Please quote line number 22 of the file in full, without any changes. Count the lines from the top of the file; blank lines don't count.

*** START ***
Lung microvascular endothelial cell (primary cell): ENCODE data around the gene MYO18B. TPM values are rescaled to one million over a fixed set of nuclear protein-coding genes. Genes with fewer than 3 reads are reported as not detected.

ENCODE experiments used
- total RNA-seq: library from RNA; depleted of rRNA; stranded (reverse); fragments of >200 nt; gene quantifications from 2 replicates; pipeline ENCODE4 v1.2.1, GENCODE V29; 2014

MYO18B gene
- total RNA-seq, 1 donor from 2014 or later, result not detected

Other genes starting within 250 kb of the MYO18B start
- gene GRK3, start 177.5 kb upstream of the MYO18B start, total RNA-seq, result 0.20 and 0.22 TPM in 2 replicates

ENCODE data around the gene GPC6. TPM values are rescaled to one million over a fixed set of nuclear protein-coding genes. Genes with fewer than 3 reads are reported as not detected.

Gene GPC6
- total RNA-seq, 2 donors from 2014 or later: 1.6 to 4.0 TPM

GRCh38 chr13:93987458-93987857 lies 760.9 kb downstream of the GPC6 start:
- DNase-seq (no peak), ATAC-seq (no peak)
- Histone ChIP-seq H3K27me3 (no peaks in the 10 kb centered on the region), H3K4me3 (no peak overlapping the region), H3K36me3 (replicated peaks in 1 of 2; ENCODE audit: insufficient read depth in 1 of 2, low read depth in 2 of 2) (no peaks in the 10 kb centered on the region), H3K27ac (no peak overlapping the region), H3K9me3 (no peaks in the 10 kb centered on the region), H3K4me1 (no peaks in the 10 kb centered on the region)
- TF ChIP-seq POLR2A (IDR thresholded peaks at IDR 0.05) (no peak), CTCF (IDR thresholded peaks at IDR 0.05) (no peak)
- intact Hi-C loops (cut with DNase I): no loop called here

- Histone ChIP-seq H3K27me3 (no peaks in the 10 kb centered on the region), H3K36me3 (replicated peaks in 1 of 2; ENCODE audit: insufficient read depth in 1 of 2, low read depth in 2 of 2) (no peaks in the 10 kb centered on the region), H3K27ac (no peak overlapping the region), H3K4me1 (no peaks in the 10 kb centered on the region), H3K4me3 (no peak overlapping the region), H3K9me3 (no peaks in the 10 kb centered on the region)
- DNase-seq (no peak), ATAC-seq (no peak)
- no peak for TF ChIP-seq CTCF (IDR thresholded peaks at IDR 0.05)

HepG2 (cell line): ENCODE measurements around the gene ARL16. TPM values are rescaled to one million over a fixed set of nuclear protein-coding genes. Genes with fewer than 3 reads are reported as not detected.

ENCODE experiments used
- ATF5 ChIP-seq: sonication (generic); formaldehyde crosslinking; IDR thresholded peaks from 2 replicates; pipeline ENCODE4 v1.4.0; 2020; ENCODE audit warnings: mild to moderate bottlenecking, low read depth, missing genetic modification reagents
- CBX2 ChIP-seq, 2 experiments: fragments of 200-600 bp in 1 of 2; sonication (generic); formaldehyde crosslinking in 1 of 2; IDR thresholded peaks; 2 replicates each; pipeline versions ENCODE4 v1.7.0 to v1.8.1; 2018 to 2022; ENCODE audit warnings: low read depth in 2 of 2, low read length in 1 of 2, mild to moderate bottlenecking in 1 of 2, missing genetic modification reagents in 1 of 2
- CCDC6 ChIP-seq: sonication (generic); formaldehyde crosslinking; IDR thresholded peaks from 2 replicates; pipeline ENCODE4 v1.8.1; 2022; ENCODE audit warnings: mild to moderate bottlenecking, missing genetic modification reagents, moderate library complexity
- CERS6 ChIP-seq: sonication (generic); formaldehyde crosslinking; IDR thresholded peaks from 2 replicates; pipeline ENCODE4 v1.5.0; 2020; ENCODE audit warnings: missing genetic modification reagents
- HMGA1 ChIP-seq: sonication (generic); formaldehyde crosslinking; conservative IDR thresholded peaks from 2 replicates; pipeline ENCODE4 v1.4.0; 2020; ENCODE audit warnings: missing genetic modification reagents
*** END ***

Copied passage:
- CBX2 ChIP-seq, 2 experiments: fragments of 200-600 bp in 1 of 2; sonication (generic); formaldehyde crosslinking in 1 of 2; IDR thresholded peaks; 2 replicates each; pipeline versions ENCODE4 v1.7.0 to v1.8.1; 2018 to 2022; ENCODE audit warnings: low read depth in 2 of 2, low read length in 1 of 2, mild to moderate bottlenecking in 1 of 2, missing genetic modification reagents in 1 of 2